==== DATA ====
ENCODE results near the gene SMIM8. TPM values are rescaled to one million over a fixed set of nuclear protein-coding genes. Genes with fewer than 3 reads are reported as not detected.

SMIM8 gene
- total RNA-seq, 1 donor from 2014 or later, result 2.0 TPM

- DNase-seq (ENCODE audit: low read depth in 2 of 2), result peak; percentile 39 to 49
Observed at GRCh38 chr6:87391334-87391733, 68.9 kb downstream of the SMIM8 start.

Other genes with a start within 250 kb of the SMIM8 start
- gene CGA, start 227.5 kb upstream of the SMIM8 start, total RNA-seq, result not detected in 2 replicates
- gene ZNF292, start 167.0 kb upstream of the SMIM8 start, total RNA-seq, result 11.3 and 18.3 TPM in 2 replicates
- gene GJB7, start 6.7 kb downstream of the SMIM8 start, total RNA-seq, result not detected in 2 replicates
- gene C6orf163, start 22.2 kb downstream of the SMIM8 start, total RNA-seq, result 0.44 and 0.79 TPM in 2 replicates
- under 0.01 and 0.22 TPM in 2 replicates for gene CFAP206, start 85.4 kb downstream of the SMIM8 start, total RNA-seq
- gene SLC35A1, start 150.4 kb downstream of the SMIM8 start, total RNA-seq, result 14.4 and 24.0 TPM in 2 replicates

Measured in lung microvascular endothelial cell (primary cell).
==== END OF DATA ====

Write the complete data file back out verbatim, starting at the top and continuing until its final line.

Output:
ENCODE results near the gene SMIM8. TPM values are rescaled to one million over a fixed set of nuclear protein-coding genes. Genes with fewer than 3 reads are reported as not detected.

SMIM8 gene
- total RNA-seq, 1 donor from 2014 or later, result 2.0 TPM

- DNase-seq (ENCODE audit: low read depth in 2 of 2), result peak; percentile 39 to 49
Observed at GRCh38 chr6:87391334-87391733, 68.9 kb downstream of the SMIM8 start.

Other genes with a start within 250 kb of the SMIM8 start
- gene CGA, start 227.5 kb upstream of the SMIM8 start, total RNA-seq, result not detected in 2 replicates
- gene ZNF292, start 167.0 kb upstream of the SMIM8 start, total RNA-seq, result 11.3 and 18.3 TPM in 2 replicates
- gene GJB7, start 6.7 kb downstream of the SMIM8 start, total RNA-seq, result not detected in 2 replicates
- gene C6orf163, start 22.2 kb downstream of the SMIM8 start, total RNA-seq, result 0.44 and 0.79 TPM in 2 replicates
- under 0.01 and 0.22 TPM in 2 replicates for gene CFAP206, start 85.4 kb downstream of the SMIM8 start, total RNA-seq
- gene SLC35A1, start 150.4 kb downstream of the SMIM8 start, total RNA-seq, result 14.4 and 24.0 TPM in 2 replicates

Measured in lung microvascular endothelial cell (primary cell).